KU Responder Audience Response System and online Delphi

Much of medical education has been lecture and rote memorization. (Regan-Smith, 1994)
"How drearily in College hall
The Doctor stretched the hours,"
Emerson RW. Walden. 1867.
Team-based learning counters this pedagogy. Free-text responses to team tasks, rather than forced choices responses, allows more robust tasks.(Badgett, 2014)

Screen shots of displaying the responses:






1. Audience Response System

For more information about teaching with UTXR, click here.

The Internet has transformed information retrieval in the health sciences. Consequently, many health libraries have created computer classrooms to teach information retrieval in a practical, hands-on manner. However, bringing the Internet into the classroom provides new distractions for the students (Guernsey 2004; Schwartz 2003).

Team Learning (TL) is a method of increasing student engagement (Kelly 2005) teaching content by dividing learners into groups that complete tasks. An essential principle of team learning is characterized by the “three Ss” of the tasks that are assigned (Michaelson 2005):

  1. same problem, case, or question for each group
  2. simultaneously reporting of group responses
  3. making a specific choice. This restriction allows simultaneous reporting because the instructor can poll a show of hands as to which choice groups made.

Use of an audience response system (ARS) allows simultaneous reporting of responses while not restricting answers to a specific choice. This is because the ARS allows simulataneous revealing of answers that may be in the format of a short paragraph. The ARS also can display a bar graph of forced choice answers in the format T/F, Y/N, 1 through 5, A through E.

Click here for a bibliography of studies of audience response systems in health care education.

Please contact rbadgett@kumc.edu to use this system. You may either use our version, or download the files from Sourceforge and install on your own server.

2. Group decision making

a. Online Delphi system

The Delphi method can improve group decision making (5,6,7,8,9). The ARS can facilitate mini-Delphi even if users are geographically scattered on a conference call. Each participant can display the group's responses on their own Internet browser after the facilitator notes that all responses have been recieved.


Please contact rbadgett@kumc.edu to use this system.

b. Online Nominal Group Technique

This featured has not been completed.

Nominal Group Technique (Jones) is another method of group decision making. As compared to the Delphi in which items are scored by members, in NGT items are ranked by members.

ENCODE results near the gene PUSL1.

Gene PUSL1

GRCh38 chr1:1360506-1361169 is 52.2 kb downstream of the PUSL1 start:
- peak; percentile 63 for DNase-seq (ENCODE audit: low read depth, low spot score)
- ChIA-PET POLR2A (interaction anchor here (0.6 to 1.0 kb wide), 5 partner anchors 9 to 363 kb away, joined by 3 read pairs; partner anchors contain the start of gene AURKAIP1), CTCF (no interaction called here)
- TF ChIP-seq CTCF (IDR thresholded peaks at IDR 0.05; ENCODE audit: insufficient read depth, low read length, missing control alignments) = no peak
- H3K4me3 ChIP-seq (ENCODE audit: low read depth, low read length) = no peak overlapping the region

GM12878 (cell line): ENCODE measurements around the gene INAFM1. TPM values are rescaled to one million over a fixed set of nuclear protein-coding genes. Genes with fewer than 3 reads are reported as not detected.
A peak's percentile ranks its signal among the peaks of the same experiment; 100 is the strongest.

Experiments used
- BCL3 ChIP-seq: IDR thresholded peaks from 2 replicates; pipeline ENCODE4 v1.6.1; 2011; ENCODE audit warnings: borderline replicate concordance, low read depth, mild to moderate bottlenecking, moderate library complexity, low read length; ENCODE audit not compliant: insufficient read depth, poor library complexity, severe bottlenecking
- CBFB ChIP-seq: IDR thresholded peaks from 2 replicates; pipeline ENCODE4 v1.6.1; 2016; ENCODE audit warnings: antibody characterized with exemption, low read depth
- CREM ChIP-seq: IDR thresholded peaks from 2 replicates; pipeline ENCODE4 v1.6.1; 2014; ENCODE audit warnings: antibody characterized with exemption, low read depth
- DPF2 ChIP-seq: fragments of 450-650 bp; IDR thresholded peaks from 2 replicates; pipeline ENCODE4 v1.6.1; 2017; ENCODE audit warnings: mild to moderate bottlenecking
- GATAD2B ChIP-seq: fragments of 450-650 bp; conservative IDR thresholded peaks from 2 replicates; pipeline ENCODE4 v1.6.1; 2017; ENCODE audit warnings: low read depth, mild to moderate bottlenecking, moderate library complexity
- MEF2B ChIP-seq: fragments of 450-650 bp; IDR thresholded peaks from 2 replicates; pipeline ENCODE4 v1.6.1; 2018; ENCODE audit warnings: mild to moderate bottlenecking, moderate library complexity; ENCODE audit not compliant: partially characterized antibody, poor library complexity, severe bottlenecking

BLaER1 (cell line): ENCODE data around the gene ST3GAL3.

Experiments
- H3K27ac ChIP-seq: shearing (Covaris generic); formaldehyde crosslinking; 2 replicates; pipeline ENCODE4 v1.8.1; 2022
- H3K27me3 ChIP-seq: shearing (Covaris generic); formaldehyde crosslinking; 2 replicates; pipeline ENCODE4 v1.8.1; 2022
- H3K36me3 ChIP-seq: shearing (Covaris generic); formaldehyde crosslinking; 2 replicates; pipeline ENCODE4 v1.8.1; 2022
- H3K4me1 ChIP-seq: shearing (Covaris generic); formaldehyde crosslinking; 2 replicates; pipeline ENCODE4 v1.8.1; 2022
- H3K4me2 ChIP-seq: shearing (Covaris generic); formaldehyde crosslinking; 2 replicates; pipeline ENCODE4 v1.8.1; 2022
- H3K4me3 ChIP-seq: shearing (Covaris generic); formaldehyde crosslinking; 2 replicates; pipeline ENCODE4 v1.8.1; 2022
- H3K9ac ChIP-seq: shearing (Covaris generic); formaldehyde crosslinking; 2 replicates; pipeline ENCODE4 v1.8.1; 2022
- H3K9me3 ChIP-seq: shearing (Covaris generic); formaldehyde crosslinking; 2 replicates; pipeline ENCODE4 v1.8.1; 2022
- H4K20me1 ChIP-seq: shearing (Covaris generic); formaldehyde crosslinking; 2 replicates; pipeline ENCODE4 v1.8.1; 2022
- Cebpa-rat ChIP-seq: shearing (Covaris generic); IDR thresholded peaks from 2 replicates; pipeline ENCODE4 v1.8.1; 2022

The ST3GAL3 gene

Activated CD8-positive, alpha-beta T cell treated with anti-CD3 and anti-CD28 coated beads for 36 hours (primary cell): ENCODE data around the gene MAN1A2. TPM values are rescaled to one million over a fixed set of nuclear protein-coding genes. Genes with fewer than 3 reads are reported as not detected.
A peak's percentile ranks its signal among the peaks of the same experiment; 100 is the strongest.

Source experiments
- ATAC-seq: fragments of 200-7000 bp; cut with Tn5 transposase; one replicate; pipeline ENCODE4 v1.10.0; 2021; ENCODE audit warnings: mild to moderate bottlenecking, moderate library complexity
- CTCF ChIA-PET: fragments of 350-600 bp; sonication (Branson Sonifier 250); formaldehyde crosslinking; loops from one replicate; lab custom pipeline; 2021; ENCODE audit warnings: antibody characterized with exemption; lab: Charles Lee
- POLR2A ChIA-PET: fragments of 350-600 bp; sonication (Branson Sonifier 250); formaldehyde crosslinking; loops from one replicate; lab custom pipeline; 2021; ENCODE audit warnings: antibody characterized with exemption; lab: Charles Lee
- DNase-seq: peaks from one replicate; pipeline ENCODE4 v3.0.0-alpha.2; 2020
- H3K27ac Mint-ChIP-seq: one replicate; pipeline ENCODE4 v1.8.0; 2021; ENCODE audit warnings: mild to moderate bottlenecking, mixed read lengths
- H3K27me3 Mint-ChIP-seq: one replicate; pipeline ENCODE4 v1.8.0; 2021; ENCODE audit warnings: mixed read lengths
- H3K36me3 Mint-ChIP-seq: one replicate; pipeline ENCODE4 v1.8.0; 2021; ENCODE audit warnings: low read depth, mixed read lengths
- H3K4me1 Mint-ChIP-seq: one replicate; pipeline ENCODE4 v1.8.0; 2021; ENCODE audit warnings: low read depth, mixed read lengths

The two methods of group decision making have been compared (Hutchings, Fretheim).

b. Hybrid Technique



1. Audience/participants access

2. Instructor/facilitator access

The interface allows the instructor to check whether all groups have submitted a response and allows the instructor to reveal all responses to the classroom at once.


1. Funding

2. History

The UT Responder was initially developed for use in February, 2006 for an evidence-based medicine class that used team and distance learning. It was named UT Responder, or UTXR for short, in September, 2008.

3. Presentations


  1. Anonymous. The Delphi Method (Accessed 2/1/2007)
  2. Badgett RG, Stone J, Collins TC. The importance of free-text responses in team-based learning design. Acad Med. 2014 Dec;89(12):1578. doi: 10.1097/ACM.0000000000000512. PMID: 25423152
  3. Brown BB "Delphi Process: A Methodology Used for the Elicitation of Opinions of Experts.", RAND (Document No: P-3925, 1968, 15 pages) (Accessed 2/1/2007)
  4. Davies S, Romano PS, Schmidt EM, Schultz E, Geppert JJ, McDonald KM. Assessment of a novel hybrid Delphi and Nominal Groups technique to evaluate quality indicators. Health Serv Res. 2011 Dec;46(6pt1):2005-18. doi: 10.1111/j.1475-6773.2011.01297.x. Epub 2011 Jul 25. PMID: 21790589.
  5. Fink A, Kosecoff J, Chassin M, Brook RH. Consensus methods: characteristics and guidelines for use. Am J Public Health. 1984 Sep;74(9):979-83. PMID: 6380323 Fulltext (pdf)
  6. Fitch K et al. The Rand UCLA Appropriateness Method User's Manual. 2000 Oct. ISBN/EAN: 0-8330-2918-5 PDFs at RAND
  7. Fretheim A, Schunemann HJ, Oxman AD. Improving the use of research evidence in guideline development: 5. Group processes. Health Res Policy Syst. 2006 Dec 1;4:17. PMID: 17140442
  8. Guernsey L. When Gadgets Get in the Way. New York Times 2004 August 19, 2004. http://www.nytimes.com/2004/08/19/technology/circuits/19teac.html
  9. Hutchings A, Raine R, Sanderson C, Black N. A comparison of formal consensus methods used for developing clinical guidelines. J Health Serv Res Policy. 2006 Oct;11(4):218-24. PMID: 17018195
  10. Jones J, Hunter D. Consensus methods for medical and health services research. BMJ. 1995 Aug 5;311(7001):376-80. PMID: 7640549
  11. Kelly PA, Haidet P, Schneider V, Searle N, Seidel CL, Richards BF. A comparison of in-class learner engagement across lecture, problem-based learning, and team learning using the STROBE classroom observation tool. Teach.Learn.Med. 2005 Spring;17(2):112-118. PMID: 15833720
  12. Linstone HA, Turoff M. "The Delphi Method: Techniques and Applications" 1975. (Accessed 2/1/2007)
  13. Michaelsen L, Richards B. Drawing conclusions from the team-learning literature in health-sciences education: a commentary. Teach.Learn.Med. 2005 Winter;17(1):85-88. PMID: 15691820
  14. Regan-Smith MG, Obenshain SS, Woodward C, Richards B, Zeitz HJ, Small PA Jr. Rote learning in medical school. JAMA. 1994 Nov 2;272(17):1380-1. PMID: 7933403.
  15. Schwartz J. Professors Vie With Web for Class's Attention. New York Times 2003 January 2, 2003. http://www.nytimes.com/2003/01/02/technology/02WIRE.html